Electricity Supply and Distribution (Industrial Report) - UK - June 2014
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“The country’s ageing infrastructure assets continue to drive capital investment in the electricity distribution industry. Distribution network operators are also ramping up investment in new technologies to accommodate higher quantities of distributed generation and low carbon technologies on the grid.”
– Claudia Preedy, Industrial Analyst
This report will explore the following key questions facing the UK electricity supply and distribution industry:
The terms of reference for this report are predominately the 15 DNOs in the UK, comprising 12 in England and Wales (though some are now grouped within broader companies), two vertically integrated companies in Scotland, and one in Northern Ireland. The report examines the capital expenditure of those companies, and their financial performance, as well as providing an insight into the key challenges facing the industry. The report also covers the electricity supply sector, providing an analysis of its key competitors and issues.
The electricity industry in Great Britain explained:
Capital expenditure is defined by Ofgem as any expenditure which, for the purpose of the regulatory accounts, has been included in the value of the fixed assets of a distribution business provided that:
(a) the expenditure conforms with at least one of the following:
(b) the expenditure is determined in accordance with applicable accounting standards.
Capital expenditure excludes the following:
Faults costs are defined as the reactive replacement of a system asset following an occurrence where the asset’s functional failure has resulted in an unplanned incident and where the asset must be replaced before full system functionality can be restored. This includes expenditure incurred following an unplanned incident, as defined for Quality of Service reporting, where such costs are the result of physically replacing assets to return them to their pre-incident performance. Fault costs cease when supplies have been restored, rectification works have been completed and the DNO foresees no further work to be required to achieve pre-incident performance.
However, this excludes:
Load related new connections and reinforcements costs include new system assets installed on the network as a result of a new customer connection (contestable and non-contestable works), reinforcement as a result of a new connection, and general reinforcement required due to changes in demand on the system.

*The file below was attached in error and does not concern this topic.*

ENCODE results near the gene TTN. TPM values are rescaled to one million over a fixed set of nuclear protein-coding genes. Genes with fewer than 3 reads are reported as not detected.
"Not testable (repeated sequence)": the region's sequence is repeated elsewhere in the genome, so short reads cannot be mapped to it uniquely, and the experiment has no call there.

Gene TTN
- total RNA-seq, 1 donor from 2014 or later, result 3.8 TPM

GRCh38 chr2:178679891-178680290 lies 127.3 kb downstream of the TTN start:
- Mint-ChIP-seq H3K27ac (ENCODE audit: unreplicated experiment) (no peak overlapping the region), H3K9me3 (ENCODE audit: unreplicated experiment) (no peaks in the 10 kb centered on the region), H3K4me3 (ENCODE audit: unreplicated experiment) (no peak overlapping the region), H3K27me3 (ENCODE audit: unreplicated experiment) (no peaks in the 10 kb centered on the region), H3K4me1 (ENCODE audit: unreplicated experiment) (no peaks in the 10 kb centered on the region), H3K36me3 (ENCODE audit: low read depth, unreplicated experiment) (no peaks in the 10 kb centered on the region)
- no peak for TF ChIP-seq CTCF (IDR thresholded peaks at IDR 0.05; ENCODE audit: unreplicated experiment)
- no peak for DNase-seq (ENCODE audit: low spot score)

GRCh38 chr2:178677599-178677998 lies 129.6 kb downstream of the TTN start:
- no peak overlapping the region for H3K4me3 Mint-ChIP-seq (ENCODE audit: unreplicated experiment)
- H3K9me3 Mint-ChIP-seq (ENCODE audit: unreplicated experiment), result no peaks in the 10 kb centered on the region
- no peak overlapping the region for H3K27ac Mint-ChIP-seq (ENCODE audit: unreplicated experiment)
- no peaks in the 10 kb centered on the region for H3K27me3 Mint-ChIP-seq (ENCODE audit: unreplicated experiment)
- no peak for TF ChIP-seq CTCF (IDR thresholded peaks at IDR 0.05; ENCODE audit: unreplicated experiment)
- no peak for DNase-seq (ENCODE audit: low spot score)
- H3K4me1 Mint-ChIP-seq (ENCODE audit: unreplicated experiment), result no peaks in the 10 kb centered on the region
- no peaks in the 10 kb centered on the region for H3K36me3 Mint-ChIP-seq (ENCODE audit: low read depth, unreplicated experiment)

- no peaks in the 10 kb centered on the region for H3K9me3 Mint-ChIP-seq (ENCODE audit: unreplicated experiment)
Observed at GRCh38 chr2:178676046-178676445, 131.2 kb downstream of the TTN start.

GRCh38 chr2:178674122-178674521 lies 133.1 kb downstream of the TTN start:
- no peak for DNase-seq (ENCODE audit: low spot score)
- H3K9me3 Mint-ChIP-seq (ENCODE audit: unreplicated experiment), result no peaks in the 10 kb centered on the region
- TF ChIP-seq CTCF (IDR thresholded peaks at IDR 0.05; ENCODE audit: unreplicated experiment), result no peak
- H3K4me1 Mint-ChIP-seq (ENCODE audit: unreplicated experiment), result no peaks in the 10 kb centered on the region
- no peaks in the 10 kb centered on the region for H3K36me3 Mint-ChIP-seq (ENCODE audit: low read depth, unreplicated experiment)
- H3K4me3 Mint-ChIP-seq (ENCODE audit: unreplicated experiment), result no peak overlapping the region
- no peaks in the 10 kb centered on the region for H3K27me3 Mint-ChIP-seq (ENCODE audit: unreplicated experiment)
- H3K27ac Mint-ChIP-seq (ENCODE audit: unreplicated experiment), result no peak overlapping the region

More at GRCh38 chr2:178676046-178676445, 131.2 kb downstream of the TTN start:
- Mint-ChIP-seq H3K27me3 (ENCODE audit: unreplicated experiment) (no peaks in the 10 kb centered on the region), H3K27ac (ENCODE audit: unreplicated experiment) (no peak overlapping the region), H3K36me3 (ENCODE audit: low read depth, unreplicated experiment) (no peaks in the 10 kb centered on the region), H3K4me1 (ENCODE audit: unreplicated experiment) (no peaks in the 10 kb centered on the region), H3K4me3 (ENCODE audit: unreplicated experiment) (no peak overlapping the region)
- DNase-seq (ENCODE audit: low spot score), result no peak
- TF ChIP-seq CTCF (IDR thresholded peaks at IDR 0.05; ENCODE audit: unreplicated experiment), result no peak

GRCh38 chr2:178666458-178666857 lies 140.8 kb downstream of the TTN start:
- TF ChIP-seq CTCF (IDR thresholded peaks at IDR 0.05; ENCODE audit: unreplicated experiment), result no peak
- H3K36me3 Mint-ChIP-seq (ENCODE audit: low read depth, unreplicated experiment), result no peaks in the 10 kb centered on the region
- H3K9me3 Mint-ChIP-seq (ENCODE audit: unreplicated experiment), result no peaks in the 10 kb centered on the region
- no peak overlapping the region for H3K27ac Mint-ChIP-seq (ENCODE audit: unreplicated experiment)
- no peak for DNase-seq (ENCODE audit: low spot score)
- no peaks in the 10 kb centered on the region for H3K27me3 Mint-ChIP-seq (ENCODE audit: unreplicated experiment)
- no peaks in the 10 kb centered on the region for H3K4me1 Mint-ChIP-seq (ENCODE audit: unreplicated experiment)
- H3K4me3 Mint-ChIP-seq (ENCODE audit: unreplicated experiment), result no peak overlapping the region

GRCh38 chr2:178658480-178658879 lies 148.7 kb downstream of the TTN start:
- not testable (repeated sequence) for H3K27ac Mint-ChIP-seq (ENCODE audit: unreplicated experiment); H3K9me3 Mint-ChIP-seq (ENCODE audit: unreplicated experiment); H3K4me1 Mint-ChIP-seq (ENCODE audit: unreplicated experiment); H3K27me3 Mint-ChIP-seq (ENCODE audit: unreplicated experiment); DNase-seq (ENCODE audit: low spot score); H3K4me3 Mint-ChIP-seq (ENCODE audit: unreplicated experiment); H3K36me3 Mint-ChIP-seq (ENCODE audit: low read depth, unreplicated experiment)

Non-Load, non-fault new and replacement assets costs include the installation of new assets and the planned installation of replacement assets for reasons other than fault replacement or load-related reasons. Related expenditure refers to spending on maintaining the integrity, safety and performance of the distribution network.
Non-operational capital costs are defined as spending on new and replacement assets that are not system assets. This includes:
Engineering indirects costs include activities of network policy, network design, project management and engineering management and clerical support.
Network indirects costs refer to activities of wayleave administration, control centre, system mapping, call centre, stores and procurements, vehicles and transport, health and safety, and operational training.
Business support costs include activities of IT and telecoms, property management, HR and non-operational training, finance and regulation, CEO, etc.
This report will give you a complete 360-degree view of your market. Not only is it rooted in robust proprietary and high-quality third-party data, but our industry experts put that data into context and you’ll quickly understand:
What They Want. Why They Want It.
Who’s Winning. How To Stay Ahead.
Size, Segments, Shares And Forecasts: How It All Adds Up.
New Ideas. New Products. New Potential.
Where The White Space Is. How To Make It Yours.
What’s Shaping Demand – Today And Tomorrow.